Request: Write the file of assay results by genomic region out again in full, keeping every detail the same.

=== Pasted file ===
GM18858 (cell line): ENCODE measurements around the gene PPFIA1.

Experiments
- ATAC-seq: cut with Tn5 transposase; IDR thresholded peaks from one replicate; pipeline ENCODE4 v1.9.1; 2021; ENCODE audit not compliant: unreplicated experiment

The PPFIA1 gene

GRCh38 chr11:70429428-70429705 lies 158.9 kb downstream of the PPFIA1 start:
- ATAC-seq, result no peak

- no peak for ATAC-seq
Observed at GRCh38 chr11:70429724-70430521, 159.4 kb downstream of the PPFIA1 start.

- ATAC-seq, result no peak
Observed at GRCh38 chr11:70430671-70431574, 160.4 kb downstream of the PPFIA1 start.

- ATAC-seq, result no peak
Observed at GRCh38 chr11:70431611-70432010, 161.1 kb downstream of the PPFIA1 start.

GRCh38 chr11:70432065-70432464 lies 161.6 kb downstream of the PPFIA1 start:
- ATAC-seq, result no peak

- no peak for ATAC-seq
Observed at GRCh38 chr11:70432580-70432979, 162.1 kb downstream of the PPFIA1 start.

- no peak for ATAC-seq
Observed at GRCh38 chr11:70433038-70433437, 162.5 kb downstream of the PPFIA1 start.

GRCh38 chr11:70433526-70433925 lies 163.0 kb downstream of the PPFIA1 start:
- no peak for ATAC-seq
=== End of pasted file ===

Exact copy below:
GM18858 (cell line): ENCODE measurements around the gene PPFIA1.

Experiments
- ATAC-seq: cut with Tn5 transposase; IDR thresholded peaks from one replicate; pipeline ENCODE4 v1.9.1; 2021; ENCODE audit not compliant: unreplicated experiment

The PPFIA1 gene

GRCh38 chr11:70429428-70429705 lies 158.9 kb downstream of the PPFIA1 start:
- ATAC-seq, result no peak

- no peak for ATAC-seq
Observed at GRCh38 chr11:70429724-70430521, 159.4 kb downstream of the PPFIA1 start.

- ATAC-seq, result no peak
Observed at GRCh38 chr11:70430671-70431574, 160.4 kb downstream of the PPFIA1 start.

- ATAC-seq, result no peak
Observed at GRCh38 chr11:70431611-70432010, 161.1 kb downstream of the PPFIA1 start.

GRCh38 chr11:70432065-70432464 lies 161.6 kb downstream of the PPFIA1 start:
- ATAC-seq, result no peak

- no peak for ATAC-seq
Observed at GRCh38 chr11:70432580-70432979, 162.1 kb downstream of the PPFIA1 start.

- no peak for ATAC-seq
Observed at GRCh38 chr11:70433038-70433437, 162.5 kb downstream of the PPFIA1 start.

GRCh38 chr11:70433526-70433925 lies 163.0 kb downstream of the PPFIA1 start:
- no peak for ATAC-seq